Clinton to Help Cambodia Kids With AIDS
Monday, December 4, 2006; 12:13 PM
PHNOM PENH, Cambodia -- Former President Bill Clinton praised Cambodia's efforts in fighting HIV/AIDS and pledged Monday to work with the government to expand treatment for children living with the disease.
"I think that the leadership you have shown ... gives us hope that Cambodia can be a model for the rest of Asia and, perhaps, for the rest of the world," Clinton said after meeting with Prime Minister Hun Sen.
Hun Sen said Clinton's visit, part of a tour of AIDS-related projects and organizations supported by the Clinton Foundation HIV/AIDS Initiative, contributed "great political and psychological value" to Cambodia's efforts to battle AIDS and the discrimination against its victims.
Cambodia, one of the world's poorest countries, has an HIV infection rate of 1.9 percent for people aged 15-49, among the highest in Southeast Asia. The rate has been significantly reduced from 3 percent in 1997.
About 20,000 children under the age of 15 live with HIV or AIDS in Cambodia, out of a total 123,000 people who are either infected with the virus or have the full-blown disease.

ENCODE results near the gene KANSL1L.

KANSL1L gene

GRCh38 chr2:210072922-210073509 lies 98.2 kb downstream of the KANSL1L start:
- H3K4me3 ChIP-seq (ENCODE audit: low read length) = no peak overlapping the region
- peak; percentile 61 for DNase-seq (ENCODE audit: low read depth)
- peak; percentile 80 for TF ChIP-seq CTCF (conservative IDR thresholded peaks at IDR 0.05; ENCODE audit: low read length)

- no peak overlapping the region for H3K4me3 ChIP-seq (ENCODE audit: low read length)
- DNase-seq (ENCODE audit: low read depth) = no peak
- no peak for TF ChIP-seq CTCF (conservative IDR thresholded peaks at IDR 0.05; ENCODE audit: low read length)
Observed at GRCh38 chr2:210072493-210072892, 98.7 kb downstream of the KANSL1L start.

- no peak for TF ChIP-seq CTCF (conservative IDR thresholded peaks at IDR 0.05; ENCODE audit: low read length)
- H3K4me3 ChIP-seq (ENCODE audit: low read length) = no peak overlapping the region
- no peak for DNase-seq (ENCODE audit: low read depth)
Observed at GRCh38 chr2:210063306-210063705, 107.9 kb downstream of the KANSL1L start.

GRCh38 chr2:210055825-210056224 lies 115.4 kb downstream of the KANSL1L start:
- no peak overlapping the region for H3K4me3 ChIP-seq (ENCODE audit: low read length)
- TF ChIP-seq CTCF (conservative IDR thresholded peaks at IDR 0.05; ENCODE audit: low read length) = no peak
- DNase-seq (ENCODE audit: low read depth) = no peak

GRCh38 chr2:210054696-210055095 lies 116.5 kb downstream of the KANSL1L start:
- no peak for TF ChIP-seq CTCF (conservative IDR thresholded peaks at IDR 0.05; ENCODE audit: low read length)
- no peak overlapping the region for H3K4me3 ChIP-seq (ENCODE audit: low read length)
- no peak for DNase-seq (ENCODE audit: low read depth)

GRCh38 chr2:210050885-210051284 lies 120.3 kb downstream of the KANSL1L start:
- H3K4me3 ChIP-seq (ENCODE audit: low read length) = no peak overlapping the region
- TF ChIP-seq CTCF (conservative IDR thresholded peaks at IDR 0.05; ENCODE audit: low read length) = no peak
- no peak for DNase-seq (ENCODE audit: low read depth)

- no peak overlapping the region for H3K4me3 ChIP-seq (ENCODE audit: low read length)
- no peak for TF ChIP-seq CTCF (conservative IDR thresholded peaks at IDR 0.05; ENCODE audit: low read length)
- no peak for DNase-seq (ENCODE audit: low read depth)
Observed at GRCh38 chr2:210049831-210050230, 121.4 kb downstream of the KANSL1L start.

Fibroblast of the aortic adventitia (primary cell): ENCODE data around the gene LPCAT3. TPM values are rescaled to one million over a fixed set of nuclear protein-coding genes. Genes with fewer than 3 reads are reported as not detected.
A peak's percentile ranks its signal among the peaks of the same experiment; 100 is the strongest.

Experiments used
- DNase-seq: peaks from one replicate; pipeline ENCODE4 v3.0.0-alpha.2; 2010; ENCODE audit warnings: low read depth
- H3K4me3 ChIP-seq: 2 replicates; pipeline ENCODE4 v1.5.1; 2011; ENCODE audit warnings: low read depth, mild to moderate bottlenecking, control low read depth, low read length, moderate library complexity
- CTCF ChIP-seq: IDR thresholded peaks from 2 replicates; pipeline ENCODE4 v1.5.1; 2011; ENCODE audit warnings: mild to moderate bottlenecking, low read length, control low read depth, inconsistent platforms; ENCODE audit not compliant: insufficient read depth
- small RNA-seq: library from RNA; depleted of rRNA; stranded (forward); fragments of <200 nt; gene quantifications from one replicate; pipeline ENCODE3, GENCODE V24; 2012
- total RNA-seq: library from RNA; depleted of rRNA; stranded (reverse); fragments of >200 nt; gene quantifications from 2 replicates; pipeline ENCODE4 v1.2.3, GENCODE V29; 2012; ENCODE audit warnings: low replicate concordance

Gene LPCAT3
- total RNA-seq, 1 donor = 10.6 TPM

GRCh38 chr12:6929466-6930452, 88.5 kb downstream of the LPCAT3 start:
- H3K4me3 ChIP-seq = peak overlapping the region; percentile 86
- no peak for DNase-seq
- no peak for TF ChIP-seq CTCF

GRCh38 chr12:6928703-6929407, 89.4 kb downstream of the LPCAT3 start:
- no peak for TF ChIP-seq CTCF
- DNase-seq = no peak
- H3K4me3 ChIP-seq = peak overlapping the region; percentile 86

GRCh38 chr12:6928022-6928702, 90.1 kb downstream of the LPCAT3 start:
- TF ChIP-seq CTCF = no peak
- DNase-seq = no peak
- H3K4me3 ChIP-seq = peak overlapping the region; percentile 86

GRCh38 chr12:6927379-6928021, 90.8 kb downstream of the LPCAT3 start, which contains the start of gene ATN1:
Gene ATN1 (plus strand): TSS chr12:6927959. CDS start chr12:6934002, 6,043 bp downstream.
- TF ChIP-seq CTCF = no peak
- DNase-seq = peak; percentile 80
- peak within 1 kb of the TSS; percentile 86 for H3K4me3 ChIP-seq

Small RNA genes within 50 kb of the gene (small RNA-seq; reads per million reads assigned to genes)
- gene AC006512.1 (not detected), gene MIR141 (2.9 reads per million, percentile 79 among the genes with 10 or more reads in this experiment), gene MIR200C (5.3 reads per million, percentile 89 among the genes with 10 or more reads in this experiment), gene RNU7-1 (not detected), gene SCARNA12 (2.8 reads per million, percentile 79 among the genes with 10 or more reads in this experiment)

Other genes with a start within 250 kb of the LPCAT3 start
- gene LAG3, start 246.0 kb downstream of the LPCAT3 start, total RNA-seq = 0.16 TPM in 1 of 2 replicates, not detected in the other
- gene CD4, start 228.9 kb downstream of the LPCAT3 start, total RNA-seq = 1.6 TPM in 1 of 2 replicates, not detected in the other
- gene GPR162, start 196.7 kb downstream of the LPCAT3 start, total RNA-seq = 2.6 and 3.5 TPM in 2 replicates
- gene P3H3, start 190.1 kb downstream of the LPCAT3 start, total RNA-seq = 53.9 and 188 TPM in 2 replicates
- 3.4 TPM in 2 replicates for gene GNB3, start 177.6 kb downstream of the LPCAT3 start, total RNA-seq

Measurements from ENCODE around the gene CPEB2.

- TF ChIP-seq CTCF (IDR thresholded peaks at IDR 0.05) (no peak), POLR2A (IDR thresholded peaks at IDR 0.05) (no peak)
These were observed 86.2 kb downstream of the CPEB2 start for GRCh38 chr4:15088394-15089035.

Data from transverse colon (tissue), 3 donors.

Clinton signed a memorandum for the foundation to continue supporting and expand pediatric treatment of HIV/AIDS in Cambodia. He also called for more education to raise awareness among young people about how the disease is transmitted and can be prevented.
With assistance from the Clinton Foundation, which established its presence in Cambodia in June 2005, the number of children there receiving treatment for HIV or AIDS has increased from 400 to more than 1,200 within the past year, according to the organization's Web site.
On Sunday, Clinton was made an honorary tribal chief during a visit to Papua New Guinea to promote HIV/AIDS charities in the impoverished South Pacific nation.
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